When we got to this business, everyone was flaring and the penalties were low so nobody cared. But we decided to have an integrated field, using this as a small scale to do an integrated field that is exciting and you are right that we are doing gas to power. The 6MW gas to power which we are going to commission very soon is much more than we need so we are going to give the excess to the community. We had this romantic view of life at the time we came into the business. We prayed that the gas (from our oil reservoirs) will be rich so that we can also extract the wet gas which is LPG and again, our dream is coming true. On our field operations, we only use 1 or 2 MW of electricity so we have up to 4MW in excess. So what are we going to do with the excess power that we have? We planned an industrial park in that region. But things are a bit slow because people get scared and say, “what are these guys trying to do?” but sooner or later, the communities will cooperate with us and we will have that built. Here is a place where you have gas, and you can have electricity and with that, you can transform the economic landscape of that region.
Very soon, we are going to be putting CNG on a small scale of about 2-4Mscf/d of CNG in that region first but we are going to be expanding with time. We will have trucks deliver it to some of the estates and companies in that region and even to the greater Port Harcourt area. If it is successful, we are also planning to expand CNG so that we can take gas to the eastern region of the gas network in the country so that those who are in Lagos or so, can get it. We are planning all these little schemes to just tell people to think outside the box because we can really do a lot outside the big billion dollar projects and still make some impact. Just before COVID-19, we were on the verge of signing a contract with the Chinese to have our methanol plant. The partners came in and we met with the Minister of Trade and Investment, the former Governor Adebayo. Again, because of the need for us to focus and get this production going, there is still a need for us to revisit that. All in all, we are looking at methanol which will take almost 20MMscf/d of gas and then the CNG planned which will take gas in the first instance to see if they can satisfy the Port Harcourt area. We may ultimately jack up the gas to power from 6MW to 10 – 20MW, because if we eventually decide to do an onshore terminal, they might need around 10-15MW of power and that is the kind of integrated approach that we are looking at to develop the field.
When you say if you ‘eventually do the onshore terminal’, does it mean it is an option?
if we want to go forward, if we do 10,000Barrels of Oil Per Day (BOPD) now and we want to go to 25,000BOPD, we are going to have a challenge with our evacuation. Our present evacuation option will not work. If you want to take off on that scale and you are still depending on a third-party terminal, is that reasonable? Due to no fault of yours, if they close down for just one day, please multiply 25,000 by $50 and you will understand the amount of money that is on the table. That’s why I am I’m saying we have not closed out any options and that is why we are saying we might still build our own terminal. We might still talk with the likes of Notore and so forth. But definitely by the time we are going to 10,000 barrels, we have 140,000 barrels storage onsite now that we are doing 5,000 barrels and that is 14 days. If we are now going to 10,000 would 14 days storage be reasonable? If there is some problem on the other side and you keep on producing in just 14 days you won’t have any storage capacity and those are some of the issues that we are looking at. Every option is on the table and we are still looking for ways to debottleneck our processing facility and a lot of interesting things are going on. Again, this goes back our original philosophy of taking things step by step.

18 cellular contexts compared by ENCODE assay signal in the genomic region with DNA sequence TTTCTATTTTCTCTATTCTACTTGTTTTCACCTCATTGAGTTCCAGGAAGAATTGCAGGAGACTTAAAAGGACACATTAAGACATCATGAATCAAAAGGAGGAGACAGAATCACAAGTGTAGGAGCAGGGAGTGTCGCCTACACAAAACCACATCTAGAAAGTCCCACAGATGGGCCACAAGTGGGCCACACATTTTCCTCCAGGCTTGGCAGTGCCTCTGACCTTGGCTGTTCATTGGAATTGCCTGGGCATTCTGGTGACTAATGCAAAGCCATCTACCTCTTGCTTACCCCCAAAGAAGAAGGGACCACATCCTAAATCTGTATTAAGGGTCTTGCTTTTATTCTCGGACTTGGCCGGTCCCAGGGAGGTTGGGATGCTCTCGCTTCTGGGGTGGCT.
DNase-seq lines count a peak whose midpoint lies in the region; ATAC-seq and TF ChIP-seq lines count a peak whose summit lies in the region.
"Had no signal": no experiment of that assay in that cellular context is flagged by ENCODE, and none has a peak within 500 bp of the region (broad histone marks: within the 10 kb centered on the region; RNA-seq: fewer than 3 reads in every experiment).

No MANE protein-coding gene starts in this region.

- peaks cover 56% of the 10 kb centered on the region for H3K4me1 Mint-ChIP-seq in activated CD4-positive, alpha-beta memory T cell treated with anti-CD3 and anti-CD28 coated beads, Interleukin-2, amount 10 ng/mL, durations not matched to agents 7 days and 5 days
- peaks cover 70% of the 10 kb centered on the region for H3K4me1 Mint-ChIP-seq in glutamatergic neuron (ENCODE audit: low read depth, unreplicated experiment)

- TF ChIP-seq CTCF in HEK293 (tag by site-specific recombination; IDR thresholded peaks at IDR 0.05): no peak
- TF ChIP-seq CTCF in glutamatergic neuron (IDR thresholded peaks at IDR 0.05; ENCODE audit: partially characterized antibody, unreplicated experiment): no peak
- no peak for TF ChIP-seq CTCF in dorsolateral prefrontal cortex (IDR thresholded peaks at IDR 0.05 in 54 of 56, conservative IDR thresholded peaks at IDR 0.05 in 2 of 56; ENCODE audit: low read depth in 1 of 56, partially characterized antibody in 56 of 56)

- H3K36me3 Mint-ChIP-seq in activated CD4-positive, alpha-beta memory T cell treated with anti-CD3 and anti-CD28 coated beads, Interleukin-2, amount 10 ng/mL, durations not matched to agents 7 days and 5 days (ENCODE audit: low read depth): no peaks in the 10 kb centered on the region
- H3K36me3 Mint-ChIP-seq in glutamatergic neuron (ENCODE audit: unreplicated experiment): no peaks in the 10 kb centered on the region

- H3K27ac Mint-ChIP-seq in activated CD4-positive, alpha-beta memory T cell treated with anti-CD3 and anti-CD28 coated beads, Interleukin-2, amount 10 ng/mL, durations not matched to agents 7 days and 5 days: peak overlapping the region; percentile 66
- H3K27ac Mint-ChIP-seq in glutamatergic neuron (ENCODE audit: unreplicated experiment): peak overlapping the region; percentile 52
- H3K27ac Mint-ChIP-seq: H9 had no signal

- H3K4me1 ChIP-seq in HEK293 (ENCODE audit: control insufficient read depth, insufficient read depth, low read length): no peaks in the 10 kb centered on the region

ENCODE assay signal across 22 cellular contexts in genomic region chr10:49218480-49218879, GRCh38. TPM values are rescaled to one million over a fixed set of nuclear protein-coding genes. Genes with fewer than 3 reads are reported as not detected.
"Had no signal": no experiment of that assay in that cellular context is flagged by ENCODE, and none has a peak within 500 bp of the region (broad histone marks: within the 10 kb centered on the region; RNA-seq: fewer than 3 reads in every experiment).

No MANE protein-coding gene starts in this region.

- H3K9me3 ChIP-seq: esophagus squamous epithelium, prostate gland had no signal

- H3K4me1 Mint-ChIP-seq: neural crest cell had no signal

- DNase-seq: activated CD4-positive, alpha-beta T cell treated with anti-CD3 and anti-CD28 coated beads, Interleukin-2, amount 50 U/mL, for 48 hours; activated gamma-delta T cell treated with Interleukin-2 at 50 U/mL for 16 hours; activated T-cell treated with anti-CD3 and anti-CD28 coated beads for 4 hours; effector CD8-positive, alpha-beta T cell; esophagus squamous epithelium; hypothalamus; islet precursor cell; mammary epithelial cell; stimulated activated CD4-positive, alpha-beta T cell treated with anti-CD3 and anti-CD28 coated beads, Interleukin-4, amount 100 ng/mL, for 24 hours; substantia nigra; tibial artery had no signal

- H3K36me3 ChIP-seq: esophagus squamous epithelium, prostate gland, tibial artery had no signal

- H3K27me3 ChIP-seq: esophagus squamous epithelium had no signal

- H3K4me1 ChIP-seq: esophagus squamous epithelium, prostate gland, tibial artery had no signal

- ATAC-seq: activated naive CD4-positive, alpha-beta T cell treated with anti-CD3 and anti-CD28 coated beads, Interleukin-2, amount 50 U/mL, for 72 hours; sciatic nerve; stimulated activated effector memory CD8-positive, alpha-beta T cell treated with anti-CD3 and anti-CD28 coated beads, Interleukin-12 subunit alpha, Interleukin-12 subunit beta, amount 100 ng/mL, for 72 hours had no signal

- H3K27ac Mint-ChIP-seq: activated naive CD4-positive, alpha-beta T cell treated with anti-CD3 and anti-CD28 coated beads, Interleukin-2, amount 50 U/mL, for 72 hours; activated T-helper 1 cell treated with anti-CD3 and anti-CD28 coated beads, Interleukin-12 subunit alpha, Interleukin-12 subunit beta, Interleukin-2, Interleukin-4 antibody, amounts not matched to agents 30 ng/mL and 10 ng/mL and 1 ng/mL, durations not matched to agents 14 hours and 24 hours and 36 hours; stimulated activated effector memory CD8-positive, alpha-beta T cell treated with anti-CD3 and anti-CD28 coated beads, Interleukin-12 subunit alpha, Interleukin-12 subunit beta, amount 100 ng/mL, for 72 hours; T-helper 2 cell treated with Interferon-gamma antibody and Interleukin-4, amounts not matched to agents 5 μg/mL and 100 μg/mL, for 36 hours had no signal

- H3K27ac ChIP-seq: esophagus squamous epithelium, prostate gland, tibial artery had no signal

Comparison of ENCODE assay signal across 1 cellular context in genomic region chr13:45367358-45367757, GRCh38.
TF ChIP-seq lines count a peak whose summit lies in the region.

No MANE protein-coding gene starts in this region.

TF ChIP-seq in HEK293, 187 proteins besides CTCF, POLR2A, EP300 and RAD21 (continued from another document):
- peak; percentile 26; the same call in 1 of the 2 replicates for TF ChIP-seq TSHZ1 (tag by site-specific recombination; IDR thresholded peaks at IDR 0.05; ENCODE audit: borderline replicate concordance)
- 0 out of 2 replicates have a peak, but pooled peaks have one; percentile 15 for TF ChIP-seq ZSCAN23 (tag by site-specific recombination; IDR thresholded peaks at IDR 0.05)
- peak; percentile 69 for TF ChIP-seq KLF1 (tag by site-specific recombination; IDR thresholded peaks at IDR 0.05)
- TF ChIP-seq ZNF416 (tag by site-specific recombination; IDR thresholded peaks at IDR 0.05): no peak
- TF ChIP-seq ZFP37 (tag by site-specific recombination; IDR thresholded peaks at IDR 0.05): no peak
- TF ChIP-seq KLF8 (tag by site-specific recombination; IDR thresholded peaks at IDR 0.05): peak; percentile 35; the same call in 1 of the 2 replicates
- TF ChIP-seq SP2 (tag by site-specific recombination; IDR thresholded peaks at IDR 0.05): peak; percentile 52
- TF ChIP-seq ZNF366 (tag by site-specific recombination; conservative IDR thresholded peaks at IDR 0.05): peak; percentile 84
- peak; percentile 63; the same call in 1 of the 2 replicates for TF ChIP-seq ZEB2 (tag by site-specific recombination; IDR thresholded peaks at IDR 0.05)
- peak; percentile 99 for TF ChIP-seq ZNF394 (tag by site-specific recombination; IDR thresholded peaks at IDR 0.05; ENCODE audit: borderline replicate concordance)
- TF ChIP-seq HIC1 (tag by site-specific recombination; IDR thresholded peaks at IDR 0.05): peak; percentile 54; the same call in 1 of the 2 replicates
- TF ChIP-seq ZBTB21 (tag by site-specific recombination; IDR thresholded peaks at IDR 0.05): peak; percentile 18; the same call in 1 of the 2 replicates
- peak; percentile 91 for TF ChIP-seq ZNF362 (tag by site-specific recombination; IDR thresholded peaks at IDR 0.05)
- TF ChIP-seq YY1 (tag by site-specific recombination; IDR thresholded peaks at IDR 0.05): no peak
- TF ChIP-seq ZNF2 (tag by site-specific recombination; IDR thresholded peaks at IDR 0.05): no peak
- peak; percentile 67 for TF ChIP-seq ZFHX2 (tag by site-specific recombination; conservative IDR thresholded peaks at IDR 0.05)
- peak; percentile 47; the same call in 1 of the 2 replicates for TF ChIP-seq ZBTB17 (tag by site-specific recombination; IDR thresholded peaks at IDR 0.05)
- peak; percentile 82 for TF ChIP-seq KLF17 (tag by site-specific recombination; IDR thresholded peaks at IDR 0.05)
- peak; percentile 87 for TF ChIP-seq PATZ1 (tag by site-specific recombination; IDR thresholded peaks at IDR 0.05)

These “little schemes” as you call them, look like pieces of an industrial hub; power plant, methanol plant, LPG, CNG..
We are also planning an industrial park there and we have also applied to the Federal Ministry of Trade and Industry to make it an export free zone. When you have gas and power, interesting things can happen and I think our application has gone very far in government and we are likely to be declared an export free zone there. That way, we can have people bring their gas based industry there. In fact, we are pioneer member of CORAN which is an association of modular refineries operators. We have a license for a 5,000BOPD modular refinery there as well. So that general area becomes something else. We want to change the face of that area.
WE HAVE A REFINERY AMBITION but it hasn’t taken off because we are small company and we have no money. What is propelling us are ideas and the grace of God. We have so many things that we want to do and these young guys are too fast. I am the one slowing them down and asking them to take it easy and just take one step at a time. We have gotten our license 4-5 years ago and we were among the first set of people that got it and we went so far with some of the people that we could do it with but when you have a limited amount of money, what do you do first? The first thing is to produce otherwise you will not be in business and now it looks like we are getting there. 10,000 barrels is not a lean feat like you said and it is choked back; so with that increase in cash flow, we can do other things that we have planned. And like I said, we want to have an export free zone over there and the ministry has gone there to inspect and it could happen very soon. I wish we had done this two years ago with the diesel price being what it is today. I could have just retired early and gone to read my bible.